- Ana Maria Vidaurre, Principal Investment Officer, Inter-American Development Bank
- Carla Tully, Vice President, Corporate Strategy and Investment Group, AES Corporation
- Kenneth Hansen, Partner, Chadbourne & Parke, LLC
- Christian Gomez, Jr., Director of Energy, Council of the Americas (moderator)
On July 30, Council of the Americas hosted a public roundtable on financing renewable energy in Latin America. The event was a part of the Energy Action Group initiative and brought together diverse perspectives on trends in renewable energy financing as well as challenges facing financing agencies. Speakers agreed that the ample resources available for renewable projects match the region’s equally large need for energy.
Balancing Cost and Predictability
Carla Tully, vice president of the Corporate Strategy and Investment Group at AES Corporation, explained that the needs and conditions of the local community are the most crucial factors in choosing renewable energy projects. She noted that the sector involves calculating the social, environmental, and economic trade-offs. Although governments prefer low-cost energy options, projects that offer stability of supply often provide better benefits. As renewables are subject to shifts in atmospheric conditions, countries should adopt a long-term and pragmatic strategy by diversifying their energy matrices, speakers noted. However, many countries in the region are overly dependent on one energy source. And while thermal energy is seen as the best “insurance” against unpredictable disruptions of dominant energy sources, governments are reluctant to pay for the development of such back-ups until the disruption has already occurred.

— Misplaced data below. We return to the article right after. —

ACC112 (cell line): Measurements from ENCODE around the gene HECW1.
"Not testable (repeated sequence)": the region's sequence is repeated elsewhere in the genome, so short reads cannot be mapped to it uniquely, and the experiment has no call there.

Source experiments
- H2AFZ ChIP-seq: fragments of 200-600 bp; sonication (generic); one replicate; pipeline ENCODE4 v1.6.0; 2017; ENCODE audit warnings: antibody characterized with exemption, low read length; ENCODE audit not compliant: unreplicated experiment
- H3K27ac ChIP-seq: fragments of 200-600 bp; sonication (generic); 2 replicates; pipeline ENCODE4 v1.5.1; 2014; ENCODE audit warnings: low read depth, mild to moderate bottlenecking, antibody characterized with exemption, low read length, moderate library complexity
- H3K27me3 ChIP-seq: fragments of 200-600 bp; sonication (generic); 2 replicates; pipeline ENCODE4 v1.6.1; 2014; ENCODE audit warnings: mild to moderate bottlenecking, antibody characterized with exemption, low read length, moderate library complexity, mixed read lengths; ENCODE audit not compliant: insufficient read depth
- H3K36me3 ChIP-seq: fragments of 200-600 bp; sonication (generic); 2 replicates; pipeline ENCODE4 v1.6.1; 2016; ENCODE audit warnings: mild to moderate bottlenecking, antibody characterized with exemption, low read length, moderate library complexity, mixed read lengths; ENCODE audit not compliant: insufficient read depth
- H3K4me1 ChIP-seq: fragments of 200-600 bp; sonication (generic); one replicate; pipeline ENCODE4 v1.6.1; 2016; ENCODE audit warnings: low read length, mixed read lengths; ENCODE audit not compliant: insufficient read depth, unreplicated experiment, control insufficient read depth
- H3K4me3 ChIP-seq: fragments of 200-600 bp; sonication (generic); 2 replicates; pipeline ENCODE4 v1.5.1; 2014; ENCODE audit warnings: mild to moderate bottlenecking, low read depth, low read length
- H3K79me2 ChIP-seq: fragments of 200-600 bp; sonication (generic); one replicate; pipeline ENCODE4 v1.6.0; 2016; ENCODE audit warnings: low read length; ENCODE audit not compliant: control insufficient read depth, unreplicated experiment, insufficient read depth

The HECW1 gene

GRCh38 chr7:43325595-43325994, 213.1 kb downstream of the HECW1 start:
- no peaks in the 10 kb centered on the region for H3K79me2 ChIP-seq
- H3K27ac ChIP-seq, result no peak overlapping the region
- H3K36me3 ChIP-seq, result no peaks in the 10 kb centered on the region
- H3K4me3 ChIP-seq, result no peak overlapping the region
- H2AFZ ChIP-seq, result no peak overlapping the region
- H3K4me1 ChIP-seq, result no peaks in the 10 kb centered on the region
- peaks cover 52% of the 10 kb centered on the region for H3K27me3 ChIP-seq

Ensuring a Stable Supply
Some countries have experimented with projects that seek to provide stable sources of renewable energy. Central America’s Electrical Interconnection System (SIEPAC), which was completed this year, could increase the percentage of renewable energy in participating countries’ matrices by expanding the amount of sources from which they draw. While limited space and resources have restricted renewable project financing activity in the Caribbean, governments in the Dominican Republic and Puerto Rico have experimented with distributed solar projects. In fact, Puerto Rico’s power purchase agreements (PPAs)—contracts between an energy provider and buyer—require projects to incorporate storage options as guarantees of supply.
Navigating Local Regulations
Other factors, from local content rules to transmission set-up, act as constraints on projects. Financing agencies are often able to work in unpredictable regulatory environments by stating in contracts that changes in regulations will not be retroactive. Yet in certain countries, such as Brazil, existing local content regulations are too extensive to allow foreign and commercial banks from financing projects. Ana Maria Vidaurre of the Inter-American Development Bank noted that a consistent challenge that energy projects face is the parallel development of transmission infrastructure, when the renewable energy project and the infrastructure responsible for transmitting are built at the time. This is something that the agencies financing the projects have little control over. In these cases, the success of a project can depend on how that agreement is structured to deal with transmission delays.
Opportunities for Growth
Despite challenges, financing for renewable energy projects in Latin America—excluding Brazil—increased by 127 percent between 2011 and 2012. While financing for similar projects elsewhere slowed down, in Latin America there has been a shift towards financing renewable energy projects. This has so far been concentrated in wind and solar technologies and typically occurs through multilaterals and export credit agencies. Ken Hansen from Chadbourne & Parke reminded participants that there is a continuing need for financing agencies interested in renewable energy projects in Latin America.